Parenting and Family Life

Lessons From A 'Baby-Daddy'

A father and child hold hands.
iStock Photography

Jimi Izrael is the author of The Denzel Principle: Why Black Women Can't Find Good Black Men and a regular contributor to Tell Me More.

The urban myth of the baby-daddy as the disengaged stud running from house to house impregnating helpless maidens is certainly sexy. But it isn't all true. Trust me, I know.

My name is James Izrael, and I'm a baby-daddy.

I have three children I made ye olde fashion way, and one I claim as my own, despite his mother's objections.

If that sounds complicated, it is. Nothing about being a baby-daddy is cut and dry. Like many baby-daddies, I became a father through a litany of failures — failure to pay attention in sex-ed class, failure of contraceptive devices, failure of marriage.

The subsequent failure of communication and cooperative parenting compromised the dignity of everyone involved. I went from being called a pet name, to being called unpleasant, profane names, to just a last name. Finally, I am designated by a moniker that has a snide, side-eye whimsy but carries with it all kinds of ugly baggage and false notions.

Being a baby-daddy doesn't make me or anyone else you know a bad father. But it often means having to fight harder to be a the kind of fathers we want to be.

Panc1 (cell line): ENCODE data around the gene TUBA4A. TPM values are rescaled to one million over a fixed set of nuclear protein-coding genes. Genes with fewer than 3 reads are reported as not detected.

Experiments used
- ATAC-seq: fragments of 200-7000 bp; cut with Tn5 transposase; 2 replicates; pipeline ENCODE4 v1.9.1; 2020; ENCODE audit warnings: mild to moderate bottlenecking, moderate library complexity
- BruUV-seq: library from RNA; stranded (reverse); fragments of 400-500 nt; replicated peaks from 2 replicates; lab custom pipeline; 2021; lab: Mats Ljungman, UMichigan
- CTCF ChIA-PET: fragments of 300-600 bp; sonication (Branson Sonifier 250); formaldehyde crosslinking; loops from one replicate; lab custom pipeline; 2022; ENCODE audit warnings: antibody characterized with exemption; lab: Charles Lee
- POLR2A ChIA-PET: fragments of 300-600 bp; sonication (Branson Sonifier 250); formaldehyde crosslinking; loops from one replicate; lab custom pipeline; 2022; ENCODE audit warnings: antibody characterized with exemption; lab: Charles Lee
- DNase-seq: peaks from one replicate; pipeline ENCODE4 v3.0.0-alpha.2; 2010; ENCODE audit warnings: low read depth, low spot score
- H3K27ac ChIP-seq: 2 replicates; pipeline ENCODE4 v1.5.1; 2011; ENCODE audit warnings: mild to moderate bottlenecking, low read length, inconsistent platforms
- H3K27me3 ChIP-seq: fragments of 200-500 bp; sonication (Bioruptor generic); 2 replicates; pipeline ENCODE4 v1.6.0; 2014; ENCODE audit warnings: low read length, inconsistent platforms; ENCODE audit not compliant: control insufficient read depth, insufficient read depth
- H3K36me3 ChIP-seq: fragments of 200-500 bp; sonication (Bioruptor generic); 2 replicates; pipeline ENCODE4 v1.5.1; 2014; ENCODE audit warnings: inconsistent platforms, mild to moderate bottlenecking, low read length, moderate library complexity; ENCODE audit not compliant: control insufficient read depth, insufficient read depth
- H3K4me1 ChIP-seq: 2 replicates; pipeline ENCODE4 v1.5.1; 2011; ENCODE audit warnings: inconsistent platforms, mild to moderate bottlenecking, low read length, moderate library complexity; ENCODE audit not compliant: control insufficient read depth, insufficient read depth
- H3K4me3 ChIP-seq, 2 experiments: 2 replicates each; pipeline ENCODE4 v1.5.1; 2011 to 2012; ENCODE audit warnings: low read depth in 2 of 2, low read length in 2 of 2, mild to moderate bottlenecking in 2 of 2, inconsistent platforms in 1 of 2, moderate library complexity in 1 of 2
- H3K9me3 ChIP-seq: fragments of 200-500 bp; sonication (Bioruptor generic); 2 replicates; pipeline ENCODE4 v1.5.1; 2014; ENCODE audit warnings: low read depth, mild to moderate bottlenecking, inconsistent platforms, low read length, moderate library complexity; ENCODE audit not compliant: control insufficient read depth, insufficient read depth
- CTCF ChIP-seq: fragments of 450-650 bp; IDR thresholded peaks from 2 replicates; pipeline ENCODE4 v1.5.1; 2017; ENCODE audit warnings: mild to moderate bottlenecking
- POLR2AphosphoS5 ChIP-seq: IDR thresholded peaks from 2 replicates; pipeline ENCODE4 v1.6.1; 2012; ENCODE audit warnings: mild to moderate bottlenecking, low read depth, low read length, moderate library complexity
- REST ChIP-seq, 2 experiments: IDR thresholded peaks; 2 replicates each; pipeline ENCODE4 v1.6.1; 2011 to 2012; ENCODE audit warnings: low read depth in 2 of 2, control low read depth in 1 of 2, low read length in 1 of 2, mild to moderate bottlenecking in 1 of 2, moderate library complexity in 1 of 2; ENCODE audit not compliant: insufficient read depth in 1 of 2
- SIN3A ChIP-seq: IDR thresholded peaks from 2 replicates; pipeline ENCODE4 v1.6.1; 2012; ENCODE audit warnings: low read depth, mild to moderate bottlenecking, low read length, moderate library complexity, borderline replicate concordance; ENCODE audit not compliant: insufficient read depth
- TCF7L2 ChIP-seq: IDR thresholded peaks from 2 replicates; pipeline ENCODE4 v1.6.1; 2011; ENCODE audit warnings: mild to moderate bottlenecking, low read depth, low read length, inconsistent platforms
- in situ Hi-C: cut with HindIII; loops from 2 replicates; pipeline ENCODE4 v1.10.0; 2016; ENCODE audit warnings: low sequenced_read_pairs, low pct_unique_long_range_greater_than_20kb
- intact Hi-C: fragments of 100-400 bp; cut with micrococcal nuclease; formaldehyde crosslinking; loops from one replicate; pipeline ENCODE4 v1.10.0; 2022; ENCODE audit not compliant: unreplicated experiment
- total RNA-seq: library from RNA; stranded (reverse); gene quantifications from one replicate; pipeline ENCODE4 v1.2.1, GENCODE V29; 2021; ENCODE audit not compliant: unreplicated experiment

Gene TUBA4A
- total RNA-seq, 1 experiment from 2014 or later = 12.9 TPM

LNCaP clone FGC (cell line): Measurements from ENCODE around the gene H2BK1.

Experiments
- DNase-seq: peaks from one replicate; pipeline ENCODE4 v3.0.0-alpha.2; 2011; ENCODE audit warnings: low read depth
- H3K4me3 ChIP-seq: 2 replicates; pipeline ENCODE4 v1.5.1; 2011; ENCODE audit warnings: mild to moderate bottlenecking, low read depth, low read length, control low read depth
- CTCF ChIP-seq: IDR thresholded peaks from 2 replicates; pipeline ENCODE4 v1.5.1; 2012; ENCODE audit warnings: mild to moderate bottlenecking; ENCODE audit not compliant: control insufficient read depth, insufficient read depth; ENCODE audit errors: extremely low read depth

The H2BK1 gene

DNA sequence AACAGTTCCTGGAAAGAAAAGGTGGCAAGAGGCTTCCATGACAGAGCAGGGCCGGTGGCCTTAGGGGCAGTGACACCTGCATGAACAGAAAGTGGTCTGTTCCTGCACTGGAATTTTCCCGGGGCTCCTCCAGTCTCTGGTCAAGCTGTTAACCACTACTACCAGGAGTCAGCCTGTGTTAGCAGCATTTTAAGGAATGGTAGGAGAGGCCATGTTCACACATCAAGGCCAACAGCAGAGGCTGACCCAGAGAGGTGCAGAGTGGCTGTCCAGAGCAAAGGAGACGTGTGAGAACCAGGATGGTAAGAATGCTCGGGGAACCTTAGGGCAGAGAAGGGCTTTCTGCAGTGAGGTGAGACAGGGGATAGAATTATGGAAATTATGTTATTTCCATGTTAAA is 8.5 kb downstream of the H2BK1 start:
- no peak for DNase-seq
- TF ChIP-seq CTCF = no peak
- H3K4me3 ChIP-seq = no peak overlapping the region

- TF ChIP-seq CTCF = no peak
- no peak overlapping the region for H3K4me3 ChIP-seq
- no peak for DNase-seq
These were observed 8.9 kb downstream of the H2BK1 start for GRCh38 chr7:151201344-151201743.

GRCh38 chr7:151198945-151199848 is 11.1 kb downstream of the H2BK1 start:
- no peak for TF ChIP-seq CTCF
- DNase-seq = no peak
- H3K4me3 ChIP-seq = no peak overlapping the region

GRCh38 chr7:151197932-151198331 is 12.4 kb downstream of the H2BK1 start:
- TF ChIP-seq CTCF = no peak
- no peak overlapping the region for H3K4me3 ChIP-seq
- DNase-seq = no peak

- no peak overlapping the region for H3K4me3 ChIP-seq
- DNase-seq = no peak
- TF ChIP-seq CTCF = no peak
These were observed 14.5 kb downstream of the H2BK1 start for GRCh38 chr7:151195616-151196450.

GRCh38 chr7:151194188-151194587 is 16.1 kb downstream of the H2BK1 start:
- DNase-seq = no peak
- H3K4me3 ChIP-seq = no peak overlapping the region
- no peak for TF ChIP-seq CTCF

I'm sure men abandon their children. But, I wonder how many men are just walking away from their children versus how many are cast away as a show of force, because the mother doesn't want them involved or because she's in another relationship and has moved on. The numbers can't tell us that. We have an antiquated support system that makes it easy to be a paycheck dad but does not secure fathers' right. It is harder than it should be to stay engaged in the lives of your children when you're a baby-daddy. It's no wonder that some men drop out. Not that they should, but it's far easier than fighting against a court system that, while still evolving, remains gender-biased toward women in matters of custody and child welfare.

I don't know why some men have more than one baby by more than one woman. Maybe they are franchising (?!). Some men prefer to hobble one woman with as many babies as she will carry to term. And some of us are just careless and stupid. It's true — in the course of a lifetime, you can live and love with more than one woman. Sometimes these relationships don't work out. Going forward, I'd like to see more legislation to empower men. Legislation that reflects the changing face of the American Family. Because I don't know many men who would choose to be a baby-daddy.

But I know a lot who would like to be a better father.

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